Are military dogs just 'equipment'?
There is a famous saying among dog handlers: emotions run down-leash. Just as with a soldier, combat can affect a military dog.
Canine Post Traumatic Stress Disorder, as it was named in 2010, identifies military dogs showing signs of hyper-vigilance and hyper-responsiveness to noises and other environmental stimulants. American Thinker interviewed experts on this subject, including the renowned Dr. Walter F. Burghardt, Jr., a retired colonel, DVM, Ph.D., and DACVB.
Unfortunately, the military still classifies dogs as pieces of equipment, although Congressman Walter Jones (R-NC) is trying to pass a bill that would reclassify a military working dog from "equipment" to a "canine member of the Armed Forces." He told American Thinker, "Military dog handlers consider their dogs as part of their team -- as partners, not as pieces of equipment." The congressman agrees with this powerful quote by author Robert Crais from his latest best-selling novel, Suspect: "These dogs are not machines...They are alive! They are living, feeling, warm-blooded creatures of God, and they will love you with all their hearts! These dogs will be the truest and best partners you can ever hope to have, and they will give their lives for you. And all they ask, all they want or need, all it cost YOU to get ALL of that, is a simple word of kindness."
Congressman Jones further points out that in the Iraq and Afghanistan Wars, more than any other war, dogs have been instrumental in saving soldiers' lives and have become an intricate and invaluable part of the fighting team. Crais told American Thinker he wanted to convey in his book that the leash is like a nerve that connects the dog handler to his canine.
Usually, the first person to see that there is a problem with the canine is the dog handler. Unlike humans, what makes diagnosis and treatment difficult with Canine PTSD is the obvious: that dogs cannot talk about their problems and fears.
Dr. Burghardt, the chief of behavioral medicine and military working dog studies, is responsible for the behavioral care of over 1,500 military working dogs. He noted that the clinical signs for canines with PTSD is the way they relate to their environment and/or handlers. "Either the dog sticks to the handler like glue or they become aloof or aggressive toward the handler. Regarding the environment, the dog shows failure in a job they were proficient in by having a reluctance to go into particular areas or try to get away from these areas."
Like any other medical condition, it is best to become aware of Canine PTSD early. Within the first 24 to 72 hours, many cases do not have the dog air-lifted to the home base, but the doctor gets the handler to work with the dog away from the combat environment. If the condition is detected after 72 hours, some anti-depression medication may be prescribed. If nothing appears to be working, or if the condition is still detected after a few weeks, the dog will be flown out of the environment to its home base.
Part of the treatment is to place the dog in familiar surroundings and with his or her dog handler if at all possible. Dr. Burghardt told American Thinker, "PTSD canines are started with routine training the dog is comfortable with and are given a reward each time they go through it. There is a need to re-train by slowly focusing on the problem until there is no fear anymore, exposing the dog to low-intensity situations that caused the problem. The dogs will be exposed to small amounts of whatever had produced their distress and awarded for showing any behavior not related to that distress. Since dogs cannot communicate, there is a need to rely on training, response, and reward. It needs to be determined if the dogs still have that drive to help them overcome the fear they have, within a time period of 12 to 16 weeks."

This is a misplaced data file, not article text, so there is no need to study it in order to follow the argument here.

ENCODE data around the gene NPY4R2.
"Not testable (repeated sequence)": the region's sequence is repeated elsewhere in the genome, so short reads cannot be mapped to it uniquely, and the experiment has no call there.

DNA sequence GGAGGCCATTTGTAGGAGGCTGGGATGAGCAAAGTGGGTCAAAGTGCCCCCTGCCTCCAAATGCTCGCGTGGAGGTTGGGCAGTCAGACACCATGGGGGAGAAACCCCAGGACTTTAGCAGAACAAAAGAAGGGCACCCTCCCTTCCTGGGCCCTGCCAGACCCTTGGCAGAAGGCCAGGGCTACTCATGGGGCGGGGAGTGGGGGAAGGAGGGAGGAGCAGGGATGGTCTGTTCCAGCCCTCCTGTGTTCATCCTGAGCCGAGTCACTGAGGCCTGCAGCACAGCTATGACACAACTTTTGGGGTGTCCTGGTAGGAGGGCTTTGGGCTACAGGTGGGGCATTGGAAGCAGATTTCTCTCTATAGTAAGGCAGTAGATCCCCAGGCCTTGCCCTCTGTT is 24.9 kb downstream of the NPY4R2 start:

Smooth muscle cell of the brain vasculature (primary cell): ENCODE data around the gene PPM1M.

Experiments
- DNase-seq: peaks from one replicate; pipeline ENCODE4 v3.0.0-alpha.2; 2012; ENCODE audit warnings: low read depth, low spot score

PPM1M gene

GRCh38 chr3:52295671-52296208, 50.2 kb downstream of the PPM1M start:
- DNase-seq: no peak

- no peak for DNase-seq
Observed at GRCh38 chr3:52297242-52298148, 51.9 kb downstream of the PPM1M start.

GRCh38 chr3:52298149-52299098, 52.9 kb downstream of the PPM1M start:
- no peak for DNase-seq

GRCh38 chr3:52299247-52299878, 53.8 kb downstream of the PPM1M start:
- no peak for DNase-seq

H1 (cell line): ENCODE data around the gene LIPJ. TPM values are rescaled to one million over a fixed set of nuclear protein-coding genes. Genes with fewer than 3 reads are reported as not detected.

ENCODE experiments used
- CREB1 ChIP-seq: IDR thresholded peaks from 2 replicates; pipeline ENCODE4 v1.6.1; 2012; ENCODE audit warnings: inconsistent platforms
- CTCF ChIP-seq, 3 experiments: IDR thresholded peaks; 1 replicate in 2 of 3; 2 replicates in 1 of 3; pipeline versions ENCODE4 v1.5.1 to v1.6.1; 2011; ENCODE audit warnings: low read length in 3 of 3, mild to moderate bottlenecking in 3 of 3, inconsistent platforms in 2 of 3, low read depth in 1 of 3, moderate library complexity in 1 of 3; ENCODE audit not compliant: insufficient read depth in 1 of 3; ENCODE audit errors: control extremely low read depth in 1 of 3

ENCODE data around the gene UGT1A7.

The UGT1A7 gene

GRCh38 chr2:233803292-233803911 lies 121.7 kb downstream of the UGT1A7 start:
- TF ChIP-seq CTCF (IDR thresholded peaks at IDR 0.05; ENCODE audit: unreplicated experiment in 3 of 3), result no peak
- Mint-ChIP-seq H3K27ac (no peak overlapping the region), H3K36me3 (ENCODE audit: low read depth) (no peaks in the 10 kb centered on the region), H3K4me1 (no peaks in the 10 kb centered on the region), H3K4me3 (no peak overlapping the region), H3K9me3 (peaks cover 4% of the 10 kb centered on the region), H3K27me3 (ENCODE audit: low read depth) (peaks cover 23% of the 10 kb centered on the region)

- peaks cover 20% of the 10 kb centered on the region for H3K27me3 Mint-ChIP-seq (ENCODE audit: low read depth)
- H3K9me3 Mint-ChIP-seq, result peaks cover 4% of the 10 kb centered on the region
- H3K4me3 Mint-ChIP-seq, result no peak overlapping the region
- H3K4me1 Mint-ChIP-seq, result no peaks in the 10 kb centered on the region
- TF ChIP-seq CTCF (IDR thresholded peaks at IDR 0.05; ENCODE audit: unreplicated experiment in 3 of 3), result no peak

Currently, the success rate is 50% for dogs going back into active service. For the other 50%, they will either work at the trainer schoolhouse with "green" dog handlers or be sent to other jobs, such as police or search and rescue, with a final possibility of being adopted out. Thankfully, the doctor knows of no cases where dogs were put down because of Canine PTSD.
Master Sergeant Rick Reidel, who supervises the dog-training program, does not see outside jobs being a problem, since military dogs are trained to recognize by scent anything from an IED to a person. He points out that law enforcement has the first right to adopt the dogs. Debra Tosch, the executive director of the National Disaster Search Dog Foundation, agrees that dogs can be trained as scent-detection dogs: "The number of scents a dog can be trained on continues to rise, so there really is no set limit."
Does Dr. Burghardt know of some breeds being more susceptible to Canine PTSD? He noted that dogs who are detecting IEDs, who work in units outside the traditional forward operating base, are from the sporting breed -- mainly Labrador retrievers. However, research is still being done to determine if these breeds are overrepresented because of something in their personality or if this breed just happens to be associated with the task.
Whatever the breed or whatever the reason, Americans must remember that military dogs are invaluable members of a team and not pieces of equipment that can be discarded when they can no longer work properly and perform their tasks. Those like Dr. Burghardt, Congressman Jones, and Master Sergeant Reidel are determined to make sure these canines are given the proper treatment, because they have proven themselves to be true heroes.
The author writes for American Thinker. She has done book reviews and author interviews and has written a number of national security, political, and foreign policy articles.